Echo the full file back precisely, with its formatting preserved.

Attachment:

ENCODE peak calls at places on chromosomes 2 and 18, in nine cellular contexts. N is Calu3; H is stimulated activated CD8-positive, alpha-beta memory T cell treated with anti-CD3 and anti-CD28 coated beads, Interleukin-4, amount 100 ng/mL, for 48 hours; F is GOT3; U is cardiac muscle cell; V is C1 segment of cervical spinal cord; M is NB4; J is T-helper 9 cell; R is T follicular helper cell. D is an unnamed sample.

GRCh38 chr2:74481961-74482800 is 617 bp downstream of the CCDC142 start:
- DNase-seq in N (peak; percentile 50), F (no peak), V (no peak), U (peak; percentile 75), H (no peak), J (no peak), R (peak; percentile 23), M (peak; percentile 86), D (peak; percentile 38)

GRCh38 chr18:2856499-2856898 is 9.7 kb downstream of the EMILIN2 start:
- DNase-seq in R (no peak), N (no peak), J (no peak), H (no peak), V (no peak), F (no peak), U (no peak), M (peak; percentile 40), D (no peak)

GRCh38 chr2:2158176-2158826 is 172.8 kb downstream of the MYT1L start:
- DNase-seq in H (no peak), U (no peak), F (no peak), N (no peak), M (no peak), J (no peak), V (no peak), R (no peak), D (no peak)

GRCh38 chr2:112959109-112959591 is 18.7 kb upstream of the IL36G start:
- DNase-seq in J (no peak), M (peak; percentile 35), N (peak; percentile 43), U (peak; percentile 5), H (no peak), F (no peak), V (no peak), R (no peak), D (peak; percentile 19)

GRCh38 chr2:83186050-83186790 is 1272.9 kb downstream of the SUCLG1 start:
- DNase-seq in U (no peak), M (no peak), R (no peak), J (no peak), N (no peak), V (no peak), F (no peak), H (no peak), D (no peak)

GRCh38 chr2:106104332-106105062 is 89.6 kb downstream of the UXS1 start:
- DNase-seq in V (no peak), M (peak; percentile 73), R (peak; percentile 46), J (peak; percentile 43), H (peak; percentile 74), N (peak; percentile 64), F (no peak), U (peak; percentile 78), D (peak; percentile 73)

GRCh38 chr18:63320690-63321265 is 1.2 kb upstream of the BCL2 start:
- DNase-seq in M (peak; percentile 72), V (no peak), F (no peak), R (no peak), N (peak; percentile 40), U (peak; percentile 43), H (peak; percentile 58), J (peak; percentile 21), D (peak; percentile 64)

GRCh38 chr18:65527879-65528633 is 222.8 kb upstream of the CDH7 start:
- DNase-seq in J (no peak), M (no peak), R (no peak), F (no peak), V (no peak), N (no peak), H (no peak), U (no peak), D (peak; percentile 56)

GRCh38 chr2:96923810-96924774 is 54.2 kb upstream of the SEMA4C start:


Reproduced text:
ENCODE peak calls at places on chromosomes 2 and 18, in nine cellular contexts. N is Calu3; H is stimulated activated CD8-positive, alpha-beta memory T cell treated with anti-CD3 and anti-CD28 coated beads, Interleukin-4, amount 100 ng/mL, for 48 hours; F is GOT3; U is cardiac muscle cell; V is C1 segment of cervical spinal cord; M is NB4; J is T-helper 9 cell; R is T follicular helper cell. D is an unnamed sample.

GRCh38 chr2:74481961-74482800 is 617 bp downstream of the CCDC142 start:
- DNase-seq in N (peak; percentile 50), F (no peak), V (no peak), U (peak; percentile 75), H (no peak), J (no peak), R (peak; percentile 23), M (peak; percentile 86), D (peak; percentile 38)

GRCh38 chr18:2856499-2856898 is 9.7 kb downstream of the EMILIN2 start:
- DNase-seq in R (no peak), N (no peak), J (no peak), H (no peak), V (no peak), F (no peak), U (no peak), M (peak; percentile 40), D (no peak)

GRCh38 chr2:2158176-2158826 is 172.8 kb downstream of the MYT1L start:
- DNase-seq in H (no peak), U (no peak), F (no peak), N (no peak), M (no peak), J (no peak), V (no peak), R (no peak), D (no peak)

GRCh38 chr2:112959109-112959591 is 18.7 kb upstream of the IL36G start:
- DNase-seq in J (no peak), M (peak; percentile 35), N (peak; percentile 43), U (peak; percentile 5), H (no peak), F (no peak), V (no peak), R (no peak), D (peak; percentile 19)

GRCh38 chr2:83186050-83186790 is 1272.9 kb downstream of the SUCLG1 start:
- DNase-seq in U (no peak), M (no peak), R (no peak), J (no peak), N (no peak), V (no peak), F (no peak), H (no peak), D (no peak)

GRCh38 chr2:106104332-106105062 is 89.6 kb downstream of the UXS1 start:
- DNase-seq in V (no peak), M (peak; percentile 73), R (peak; percentile 46), J (peak; percentile 43), H (peak; percentile 74), N (peak; percentile 64), F (no peak), U (peak; percentile 78), D (peak; percentile 73)

GRCh38 chr18:63320690-63321265 is 1.2 kb upstream of the BCL2 start:
- DNase-seq in M (peak; percentile 72), V (no peak), F (no peak), R (no peak), N (peak; percentile 40), U (peak; percentile 43), H (peak; percentile 58), J (peak; percentile 21), D (peak; percentile 64)

GRCh38 chr18:65527879-65528633 is 222.8 kb upstream of the CDH7 start:
- DNase-seq in J (no peak), M (no peak), R (no peak), F (no peak), V (no peak), N (no peak), H (no peak), U (no peak), D (peak; percentile 56)

GRCh38 chr2:96923810-96924774 is 54.2 kb upstream of the SEMA4C start: